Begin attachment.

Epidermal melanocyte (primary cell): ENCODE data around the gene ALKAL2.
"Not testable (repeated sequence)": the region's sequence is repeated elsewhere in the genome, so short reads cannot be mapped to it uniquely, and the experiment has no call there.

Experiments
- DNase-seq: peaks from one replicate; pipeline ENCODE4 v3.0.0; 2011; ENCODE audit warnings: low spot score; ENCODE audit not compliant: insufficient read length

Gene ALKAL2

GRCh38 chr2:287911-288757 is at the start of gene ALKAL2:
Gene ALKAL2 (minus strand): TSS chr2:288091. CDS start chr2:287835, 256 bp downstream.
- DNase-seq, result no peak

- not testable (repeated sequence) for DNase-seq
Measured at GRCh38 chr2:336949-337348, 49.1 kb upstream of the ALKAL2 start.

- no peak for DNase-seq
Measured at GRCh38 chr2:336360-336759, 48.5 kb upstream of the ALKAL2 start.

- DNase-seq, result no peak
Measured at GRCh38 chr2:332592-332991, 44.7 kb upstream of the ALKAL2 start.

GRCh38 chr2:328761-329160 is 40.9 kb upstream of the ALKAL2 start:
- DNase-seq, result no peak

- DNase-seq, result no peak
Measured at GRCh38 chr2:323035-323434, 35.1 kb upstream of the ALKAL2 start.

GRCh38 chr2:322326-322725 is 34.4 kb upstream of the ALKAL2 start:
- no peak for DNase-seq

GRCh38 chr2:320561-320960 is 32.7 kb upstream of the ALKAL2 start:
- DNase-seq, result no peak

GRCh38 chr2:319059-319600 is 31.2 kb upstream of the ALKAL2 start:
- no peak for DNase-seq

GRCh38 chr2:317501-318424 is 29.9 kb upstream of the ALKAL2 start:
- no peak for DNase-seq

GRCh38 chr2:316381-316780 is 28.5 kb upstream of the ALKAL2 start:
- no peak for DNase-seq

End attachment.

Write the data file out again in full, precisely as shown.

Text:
Epidermal melanocyte (primary cell): ENCODE data around the gene ALKAL2.
"Not testable (repeated sequence)": the region's sequence is repeated elsewhere in the genome, so short reads cannot be mapped to it uniquely, and the experiment has no call there.

Experiments
- DNase-seq: peaks from one replicate; pipeline ENCODE4 v3.0.0; 2011; ENCODE audit warnings: low spot score; ENCODE audit not compliant: insufficient read length

Gene ALKAL2

GRCh38 chr2:287911-288757 is at the start of gene ALKAL2:
Gene ALKAL2 (minus strand): TSS chr2:288091. CDS start chr2:287835, 256 bp downstream.
- DNase-seq, result no peak

- not testable (repeated sequence) for DNase-seq
Measured at GRCh38 chr2:336949-337348, 49.1 kb upstream of the ALKAL2 start.

- no peak for DNase-seq
Measured at GRCh38 chr2:336360-336759, 48.5 kb upstream of the ALKAL2 start.

- DNase-seq, result no peak
Measured at GRCh38 chr2:332592-332991, 44.7 kb upstream of the ALKAL2 start.

GRCh38 chr2:328761-329160 is 40.9 kb upstream of the ALKAL2 start:
- DNase-seq, result no peak

- DNase-seq, result no peak
Measured at GRCh38 chr2:323035-323434, 35.1 kb upstream of the ALKAL2 start.

GRCh38 chr2:322326-322725 is 34.4 kb upstream of the ALKAL2 start:
- no peak for DNase-seq

GRCh38 chr2:320561-320960 is 32.7 kb upstream of the ALKAL2 start:
- DNase-seq, result no peak

GRCh38 chr2:319059-319600 is 31.2 kb upstream of the ALKAL2 start:
- no peak for DNase-seq

GRCh38 chr2:317501-318424 is 29.9 kb upstream of the ALKAL2 start:
- no peak for DNase-seq

GRCh38 chr2:316381-316780 is 28.5 kb upstream of the ALKAL2 start:
- no peak for DNase-seq